Verbunk Folk Dance

Written by Jakub Hlavacek

Category: Czech Tradition

Verbunk is a folk dance from the Moravian Slovakia (Slovacko) region. It is exclusively a male dance and is very jumpy in nature. Despite having certain guidelines, the majority of it is improvised by the dancer. It is mostly performed in groups, thus we can see many dancing styles, as every participant brings his own regional culture into the mix.

It originated sometime after 1781 when newly conscripted Moravian soldiers (German word Werbung = to recruit) used a similar dance to show that they are able to perform various physically demanding military duties and (probably the main reason) to impress girls. Later, it was adopted by other men and became very popular. Nowadays, men from Slovacko enthusiastically dance verbuňk at every opportunity. Be it posvícení (feast), fašank (Mardi Gras), traditional weddings or just a common village gathering.

Since it is highly personalized, it could also be used to show allegiance to a certain village or community.

The dance is sadly common only in Slovácko, which uses many names for it. So if you hear a local person say “čardáš”, “cifrování” or “grepčení” don’t be afraid, he most likely just wants to showcase his dancing skills.

The dance itself is divided into three parts. Předzpěv (foresing), during which the dancers stand in a tight semicircle, slow and fast parts, both of which have a very personal flavor to them. Out of these three, the předzpěv is the most popular part.

According to current research, we can divide verbuňk into six types. All of which originate from a different city of Straznice, Kyjov, Hustopece, Velka nad Velickou, Uherske Hradiste and Breclav. This is a testament to how popular the dance is. It was able to develop in six different forms on such a small area, as is Slovacko. It did so by using various hand and leg movements, jumps, and leaps.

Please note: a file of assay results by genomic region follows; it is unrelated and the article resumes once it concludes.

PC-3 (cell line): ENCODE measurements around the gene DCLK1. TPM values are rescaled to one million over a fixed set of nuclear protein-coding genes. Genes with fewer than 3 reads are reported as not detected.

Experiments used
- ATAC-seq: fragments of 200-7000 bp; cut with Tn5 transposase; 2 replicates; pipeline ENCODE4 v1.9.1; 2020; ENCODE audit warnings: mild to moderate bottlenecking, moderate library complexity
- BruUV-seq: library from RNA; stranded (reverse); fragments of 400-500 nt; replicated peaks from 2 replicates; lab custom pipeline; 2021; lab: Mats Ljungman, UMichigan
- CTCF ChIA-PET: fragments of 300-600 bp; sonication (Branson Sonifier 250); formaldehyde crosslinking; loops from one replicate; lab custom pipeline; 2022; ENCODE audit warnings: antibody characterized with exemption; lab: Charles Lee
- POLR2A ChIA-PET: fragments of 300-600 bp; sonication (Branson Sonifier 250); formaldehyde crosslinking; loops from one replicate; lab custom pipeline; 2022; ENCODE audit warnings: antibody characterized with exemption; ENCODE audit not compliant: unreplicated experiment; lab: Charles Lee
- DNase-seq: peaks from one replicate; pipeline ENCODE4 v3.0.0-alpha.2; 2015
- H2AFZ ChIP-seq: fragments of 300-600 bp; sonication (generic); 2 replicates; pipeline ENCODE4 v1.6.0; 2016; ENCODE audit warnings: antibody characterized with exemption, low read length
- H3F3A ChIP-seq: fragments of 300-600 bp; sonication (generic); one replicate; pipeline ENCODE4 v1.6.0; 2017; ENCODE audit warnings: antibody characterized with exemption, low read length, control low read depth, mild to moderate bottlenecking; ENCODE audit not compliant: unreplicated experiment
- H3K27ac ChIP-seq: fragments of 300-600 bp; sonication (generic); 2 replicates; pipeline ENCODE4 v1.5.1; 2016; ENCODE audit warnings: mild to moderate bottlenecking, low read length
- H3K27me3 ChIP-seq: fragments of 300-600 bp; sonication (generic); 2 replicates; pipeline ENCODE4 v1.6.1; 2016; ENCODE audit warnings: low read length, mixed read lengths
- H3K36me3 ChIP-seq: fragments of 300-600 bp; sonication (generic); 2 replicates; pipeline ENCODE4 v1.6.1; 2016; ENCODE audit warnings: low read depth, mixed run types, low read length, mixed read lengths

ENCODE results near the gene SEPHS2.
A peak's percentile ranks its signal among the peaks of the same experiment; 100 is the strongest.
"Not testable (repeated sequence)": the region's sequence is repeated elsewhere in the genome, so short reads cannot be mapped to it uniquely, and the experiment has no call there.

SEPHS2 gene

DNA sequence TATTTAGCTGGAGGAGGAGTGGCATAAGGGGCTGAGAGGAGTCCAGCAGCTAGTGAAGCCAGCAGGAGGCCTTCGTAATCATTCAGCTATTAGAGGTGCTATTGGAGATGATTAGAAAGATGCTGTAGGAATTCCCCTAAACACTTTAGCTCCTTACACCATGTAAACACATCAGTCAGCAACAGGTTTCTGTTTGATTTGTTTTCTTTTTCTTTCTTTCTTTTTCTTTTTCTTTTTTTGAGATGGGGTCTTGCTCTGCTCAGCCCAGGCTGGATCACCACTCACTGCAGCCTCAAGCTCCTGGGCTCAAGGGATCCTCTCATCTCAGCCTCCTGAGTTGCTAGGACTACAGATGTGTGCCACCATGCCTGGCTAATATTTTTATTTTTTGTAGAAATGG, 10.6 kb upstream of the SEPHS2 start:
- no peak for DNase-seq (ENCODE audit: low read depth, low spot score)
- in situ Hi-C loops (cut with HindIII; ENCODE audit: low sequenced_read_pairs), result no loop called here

Since each performance is improvised, the dance is highly emotional and allows for more spontaneity. Competitiveness dominates each instance of the dance. During the time of its conception, psychology was a substantial part as well, but it has been downplayed in recent years, in favor of competitiveness

To perform a good Verbunk dance, you must learn several important skills. First of all, you need to be able to sing. Not just any kind of singing though. You must sing in the local dialect. Furthermore, you need to memorize lyrics and melodies of the songs used in this dance (that is if you want to be good). Next, you must be able to pull off many difficult varied dance moves Between which you need to change effortlessly and should be executed with a high level of professionalism. And to top it all off, you also must be aware of your surroundings and be able to gradually increase the speed of the dance. So as you can see, Verbunk is not as simple, as it may have seemed.

In 2005, it was added to UNESCO cultural heritage list in the “Masterpiece of Oral and Intangible Heritage of Humanity“ category.